Workers employed to sift through and remove disturbing content on YouTube will be limited to doing so for four hours per day.
YouTube had made the change to protect their mental health, chief executive Susan Wojcicki told the South by Southwest conference in Austin, Texas.
It comes as the video-sharing platform faces scrutiny over how it deals with unsuitable and violent content.
It has pledged to hire 10,000 extra people to address the issue.
Ms Wojcicki said: "This is a real issue, and I myself have spent a lot of time looking at this content over the past year. It is really hard."
The workers would also receive "wellness benefits", she said.
Ms Wojcicki also announced YouTube would introduce "information cues" to debunk videos promoting conspiracy theories, with links to fact-based articles on Wikipedia.
It comes in the wake of criticism levelled at YouTube for showing a hoax video about David Hogg, one of the pupils who survived the Parkland school shooting in Florida.
The workers used by YouTube and other social media platforms to moderate content are often employed on a contract basis and paid relatively low wages.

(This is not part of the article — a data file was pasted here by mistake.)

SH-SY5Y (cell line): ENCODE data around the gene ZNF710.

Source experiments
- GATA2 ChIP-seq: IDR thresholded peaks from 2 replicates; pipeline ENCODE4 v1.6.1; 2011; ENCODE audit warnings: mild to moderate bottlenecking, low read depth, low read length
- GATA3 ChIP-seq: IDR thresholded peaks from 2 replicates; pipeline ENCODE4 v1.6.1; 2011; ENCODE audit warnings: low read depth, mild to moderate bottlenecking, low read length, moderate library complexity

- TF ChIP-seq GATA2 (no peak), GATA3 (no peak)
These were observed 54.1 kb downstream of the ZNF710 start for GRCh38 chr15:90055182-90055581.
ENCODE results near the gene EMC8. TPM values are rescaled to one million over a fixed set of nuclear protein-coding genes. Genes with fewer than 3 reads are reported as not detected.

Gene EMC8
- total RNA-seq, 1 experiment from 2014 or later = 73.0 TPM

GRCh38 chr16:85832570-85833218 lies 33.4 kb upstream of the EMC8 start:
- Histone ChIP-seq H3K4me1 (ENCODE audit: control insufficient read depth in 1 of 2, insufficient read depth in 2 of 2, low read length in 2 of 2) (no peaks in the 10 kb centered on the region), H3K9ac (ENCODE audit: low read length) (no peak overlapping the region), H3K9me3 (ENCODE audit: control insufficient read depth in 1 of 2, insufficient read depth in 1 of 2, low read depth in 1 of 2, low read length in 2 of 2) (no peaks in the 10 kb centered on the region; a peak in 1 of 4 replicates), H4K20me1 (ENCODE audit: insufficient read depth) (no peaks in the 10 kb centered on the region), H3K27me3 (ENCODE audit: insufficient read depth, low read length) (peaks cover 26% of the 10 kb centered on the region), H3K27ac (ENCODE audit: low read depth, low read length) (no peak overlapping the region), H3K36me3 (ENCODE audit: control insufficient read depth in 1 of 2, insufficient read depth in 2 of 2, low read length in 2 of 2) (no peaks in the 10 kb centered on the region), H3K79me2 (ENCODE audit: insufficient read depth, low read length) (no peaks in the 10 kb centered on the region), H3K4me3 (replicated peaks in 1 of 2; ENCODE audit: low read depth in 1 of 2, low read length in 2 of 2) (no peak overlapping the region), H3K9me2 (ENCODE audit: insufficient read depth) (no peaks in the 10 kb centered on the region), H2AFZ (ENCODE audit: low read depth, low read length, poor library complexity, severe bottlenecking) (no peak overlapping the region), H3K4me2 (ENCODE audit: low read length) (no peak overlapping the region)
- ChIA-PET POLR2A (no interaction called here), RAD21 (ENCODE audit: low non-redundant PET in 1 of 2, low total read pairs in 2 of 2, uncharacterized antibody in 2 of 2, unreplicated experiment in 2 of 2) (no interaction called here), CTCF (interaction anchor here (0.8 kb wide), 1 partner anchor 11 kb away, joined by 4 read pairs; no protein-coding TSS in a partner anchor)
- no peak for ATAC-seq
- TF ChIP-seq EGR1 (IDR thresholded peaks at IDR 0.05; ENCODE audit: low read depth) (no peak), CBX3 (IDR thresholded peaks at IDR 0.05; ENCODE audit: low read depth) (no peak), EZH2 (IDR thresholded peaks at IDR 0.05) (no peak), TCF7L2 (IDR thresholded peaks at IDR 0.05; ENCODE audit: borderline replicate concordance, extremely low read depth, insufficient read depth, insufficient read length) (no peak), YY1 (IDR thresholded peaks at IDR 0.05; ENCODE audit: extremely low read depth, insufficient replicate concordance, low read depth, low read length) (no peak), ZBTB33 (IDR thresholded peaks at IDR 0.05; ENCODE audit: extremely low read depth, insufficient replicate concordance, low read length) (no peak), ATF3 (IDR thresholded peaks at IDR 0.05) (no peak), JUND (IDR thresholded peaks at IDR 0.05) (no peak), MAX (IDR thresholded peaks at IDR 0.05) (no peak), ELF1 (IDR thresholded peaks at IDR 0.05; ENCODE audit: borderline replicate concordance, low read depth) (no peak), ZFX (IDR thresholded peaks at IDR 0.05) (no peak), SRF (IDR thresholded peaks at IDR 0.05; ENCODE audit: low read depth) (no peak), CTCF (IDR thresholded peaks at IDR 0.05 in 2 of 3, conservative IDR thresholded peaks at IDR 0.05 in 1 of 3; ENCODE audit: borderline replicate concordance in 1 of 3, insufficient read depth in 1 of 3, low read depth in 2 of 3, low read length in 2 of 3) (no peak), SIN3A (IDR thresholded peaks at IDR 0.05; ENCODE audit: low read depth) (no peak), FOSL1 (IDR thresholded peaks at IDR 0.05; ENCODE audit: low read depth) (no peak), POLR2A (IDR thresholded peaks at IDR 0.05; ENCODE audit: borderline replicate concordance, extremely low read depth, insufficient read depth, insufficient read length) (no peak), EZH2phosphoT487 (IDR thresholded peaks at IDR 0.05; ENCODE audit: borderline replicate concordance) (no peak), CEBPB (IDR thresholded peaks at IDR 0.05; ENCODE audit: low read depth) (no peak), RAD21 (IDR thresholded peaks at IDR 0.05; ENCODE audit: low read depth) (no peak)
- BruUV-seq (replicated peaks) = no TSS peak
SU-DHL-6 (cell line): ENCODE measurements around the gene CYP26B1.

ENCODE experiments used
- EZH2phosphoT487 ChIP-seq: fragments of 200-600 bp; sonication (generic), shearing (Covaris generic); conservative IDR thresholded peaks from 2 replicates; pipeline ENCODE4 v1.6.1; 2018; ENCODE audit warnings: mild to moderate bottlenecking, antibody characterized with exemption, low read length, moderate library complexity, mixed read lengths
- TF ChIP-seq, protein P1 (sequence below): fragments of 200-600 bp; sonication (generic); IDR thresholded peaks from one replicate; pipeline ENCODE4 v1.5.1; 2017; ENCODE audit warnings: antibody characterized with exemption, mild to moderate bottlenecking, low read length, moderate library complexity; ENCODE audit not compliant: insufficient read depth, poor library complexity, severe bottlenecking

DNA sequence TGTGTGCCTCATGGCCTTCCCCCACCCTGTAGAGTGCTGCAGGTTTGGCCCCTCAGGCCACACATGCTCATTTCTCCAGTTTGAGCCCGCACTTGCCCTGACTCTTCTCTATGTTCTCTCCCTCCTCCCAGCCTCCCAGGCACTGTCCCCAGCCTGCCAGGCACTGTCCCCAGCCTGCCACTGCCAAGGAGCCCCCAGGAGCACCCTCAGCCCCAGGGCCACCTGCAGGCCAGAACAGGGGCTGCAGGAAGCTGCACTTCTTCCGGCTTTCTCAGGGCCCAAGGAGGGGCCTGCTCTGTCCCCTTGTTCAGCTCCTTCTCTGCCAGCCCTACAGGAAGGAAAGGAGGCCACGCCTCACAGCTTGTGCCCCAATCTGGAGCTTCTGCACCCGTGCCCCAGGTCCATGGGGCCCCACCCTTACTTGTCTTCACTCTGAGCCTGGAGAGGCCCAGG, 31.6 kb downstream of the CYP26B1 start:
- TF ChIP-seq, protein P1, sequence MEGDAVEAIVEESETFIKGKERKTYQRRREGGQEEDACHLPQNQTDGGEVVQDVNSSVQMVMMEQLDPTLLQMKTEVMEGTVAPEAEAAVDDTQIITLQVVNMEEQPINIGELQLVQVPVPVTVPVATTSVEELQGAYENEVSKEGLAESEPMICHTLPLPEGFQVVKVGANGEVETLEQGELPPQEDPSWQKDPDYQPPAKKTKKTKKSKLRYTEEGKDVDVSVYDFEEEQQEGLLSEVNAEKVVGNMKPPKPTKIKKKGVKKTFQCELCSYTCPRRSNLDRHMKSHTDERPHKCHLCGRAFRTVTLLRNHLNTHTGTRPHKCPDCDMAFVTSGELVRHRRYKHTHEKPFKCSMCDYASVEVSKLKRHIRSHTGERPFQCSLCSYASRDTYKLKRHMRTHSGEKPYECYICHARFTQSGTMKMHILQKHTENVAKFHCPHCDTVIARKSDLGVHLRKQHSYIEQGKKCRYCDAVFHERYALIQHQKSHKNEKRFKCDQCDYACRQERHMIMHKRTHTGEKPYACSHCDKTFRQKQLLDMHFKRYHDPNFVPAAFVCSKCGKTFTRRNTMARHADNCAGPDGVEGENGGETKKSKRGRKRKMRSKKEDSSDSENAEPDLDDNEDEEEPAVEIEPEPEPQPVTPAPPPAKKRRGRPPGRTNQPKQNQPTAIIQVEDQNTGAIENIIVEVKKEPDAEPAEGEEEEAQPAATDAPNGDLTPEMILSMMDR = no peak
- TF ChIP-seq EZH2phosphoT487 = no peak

Many leave within a year of starting the job, partly due to the psychological toll it takes on them.
Videos can include images of child sexual abuse, violence to animals, murder and suicide.
Some have spoken publicly about how viewing illegal videos and posts has affected their mental health.
A woman employed as moderator by Facebook told the Wall Street Journal in December that she had reviewed as many as 8,000 posts a day with little training on how to handle the distress.
Professor Neil Greenberg from the Royal College of Psychiatrists told the BBC that people taking on jobs as moderators can become traumatised by what they see and can, in some cases, develop post-traumatic stress disorder (PTSD).
"This is a positive first move from YouTube – a recognition that this material can be toxic," he told the BBC.
"Supervisors needs mental health awareness and peers should be trained to look for problems. Those developing issues need early intervention and treatments such as trauma-focused cognitive therapy," he added.
Supervisors need mental health training and should be able to spot when an individual needs intervention from a mental health professional.
YouTube is increasingly turning to machine-learning algorithms to help root out such content.
In December it said it had removed 150,000 videos for violent extremism since June, and 98% of the videos had been flagged by algorithm.
It did not clarify whether humans had viewed the videos after they had been flagged.
The BBC contacted YouTube to clarify other issues, including:
- how many moderators it employed in total
- whether all of them would benefit from the new contract limits
- whether this would affect current pay
- what the wellness benefits would include
YouTube responded, saying it had "nothing more to share at this time".